Then there are those talented, bright, educated people who spend their time researching the public records of opposing candidates for office. Did she vote for a bill that gave relief to flood victims on the condition that those living in frequently flooded areas sell their homes to the government and relocate out of the flood plain? "Oppo" researchers can now prove she believes government has the right to force people out of their ancestral homesteads.
However sure they are that their cause is just, however convinced they may be that their own candidates will save the world, these people are lying for a living--these technical truths, taken out of context, are still damaging and false. Worse, their lies help convince voters that all politicians are worthless. After all, if every ad about lemonade stressed that the competitors' lemonade was poisoned, how long would it be before consumers decided to stop buying any lemonade at all, just to be on the safe side?
Other people go into public relations, which can also be lying for a living, as is demonstrated in a wonderful book about the profession called Toxic Sludge Is Good for You. Public relations people helped convince Congress to go to war with Iraq, offering phony witnesses to testify that Iraqi soldiers abused babies in Kuwaiti hospitals. Public relations people and lobbyists have become a fourth arm of government, mounting intensive advertising campaigns to convince voters that universal health coverage is bad for us, and that increased cigarette taxes designed to discourage kids from smoking were just another tax on working people by greedy bureaucrats.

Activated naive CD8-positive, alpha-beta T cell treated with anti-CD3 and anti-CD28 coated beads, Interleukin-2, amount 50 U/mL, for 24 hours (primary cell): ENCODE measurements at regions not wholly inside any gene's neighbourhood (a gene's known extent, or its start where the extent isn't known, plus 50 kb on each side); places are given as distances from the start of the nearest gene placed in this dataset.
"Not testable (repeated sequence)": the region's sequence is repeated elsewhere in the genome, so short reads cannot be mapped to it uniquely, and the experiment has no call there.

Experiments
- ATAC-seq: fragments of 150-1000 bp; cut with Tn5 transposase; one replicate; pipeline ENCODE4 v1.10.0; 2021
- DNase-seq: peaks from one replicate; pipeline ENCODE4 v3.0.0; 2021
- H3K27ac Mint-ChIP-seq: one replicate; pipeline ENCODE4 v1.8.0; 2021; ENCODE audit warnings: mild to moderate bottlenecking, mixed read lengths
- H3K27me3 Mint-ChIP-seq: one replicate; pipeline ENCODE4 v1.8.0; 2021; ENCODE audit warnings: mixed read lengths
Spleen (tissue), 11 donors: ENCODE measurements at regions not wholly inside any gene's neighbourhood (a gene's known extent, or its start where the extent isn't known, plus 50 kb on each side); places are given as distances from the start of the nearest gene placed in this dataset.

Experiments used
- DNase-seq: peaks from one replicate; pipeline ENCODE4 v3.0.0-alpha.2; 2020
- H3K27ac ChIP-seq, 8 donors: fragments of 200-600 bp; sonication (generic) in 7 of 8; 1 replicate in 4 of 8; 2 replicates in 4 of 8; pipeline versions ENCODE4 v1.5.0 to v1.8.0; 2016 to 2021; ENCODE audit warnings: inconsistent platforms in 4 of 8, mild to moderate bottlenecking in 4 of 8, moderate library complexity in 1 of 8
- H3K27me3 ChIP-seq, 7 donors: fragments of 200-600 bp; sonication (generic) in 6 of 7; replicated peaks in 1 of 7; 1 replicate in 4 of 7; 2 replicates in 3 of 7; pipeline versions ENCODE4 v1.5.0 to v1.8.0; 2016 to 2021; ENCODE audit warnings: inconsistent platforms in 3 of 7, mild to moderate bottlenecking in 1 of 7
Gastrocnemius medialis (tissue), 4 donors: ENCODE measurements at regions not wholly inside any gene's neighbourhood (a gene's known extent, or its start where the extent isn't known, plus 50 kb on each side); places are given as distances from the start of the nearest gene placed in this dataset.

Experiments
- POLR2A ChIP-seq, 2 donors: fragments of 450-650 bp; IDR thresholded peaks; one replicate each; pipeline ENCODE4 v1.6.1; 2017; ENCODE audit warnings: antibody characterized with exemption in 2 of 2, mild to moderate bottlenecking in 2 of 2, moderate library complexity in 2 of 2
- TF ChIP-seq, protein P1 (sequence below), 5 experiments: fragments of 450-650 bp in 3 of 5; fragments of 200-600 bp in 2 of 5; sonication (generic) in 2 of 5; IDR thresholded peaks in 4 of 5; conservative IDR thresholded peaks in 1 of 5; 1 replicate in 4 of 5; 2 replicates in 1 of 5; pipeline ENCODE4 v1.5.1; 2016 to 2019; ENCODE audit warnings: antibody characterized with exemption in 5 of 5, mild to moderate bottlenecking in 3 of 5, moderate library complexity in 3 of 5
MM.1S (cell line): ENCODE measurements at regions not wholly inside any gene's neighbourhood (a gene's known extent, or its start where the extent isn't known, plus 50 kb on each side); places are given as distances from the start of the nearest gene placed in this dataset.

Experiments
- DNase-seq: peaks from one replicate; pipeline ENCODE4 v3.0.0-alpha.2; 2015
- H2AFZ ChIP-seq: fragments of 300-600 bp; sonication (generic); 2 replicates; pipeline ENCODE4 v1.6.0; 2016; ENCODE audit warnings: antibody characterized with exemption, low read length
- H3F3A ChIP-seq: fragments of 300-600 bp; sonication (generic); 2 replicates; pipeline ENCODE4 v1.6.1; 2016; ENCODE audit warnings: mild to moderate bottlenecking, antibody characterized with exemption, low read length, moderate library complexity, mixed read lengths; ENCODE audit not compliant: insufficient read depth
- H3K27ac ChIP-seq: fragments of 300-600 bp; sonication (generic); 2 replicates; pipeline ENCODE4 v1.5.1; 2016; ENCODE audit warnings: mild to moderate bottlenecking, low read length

Some people make a living as "expert witnesses," paid not for truth, but to demonstrate the defendant's innocence or guilt, and if their testimony convinces jurors to send innocent people to jail and let the guilty go free, it's all one to them. Some people are corporate scientists who know that if their results are damaging to their companies, they will never be acted on, never be published. Not surprisingly, some of them tailor the science to suit company needs.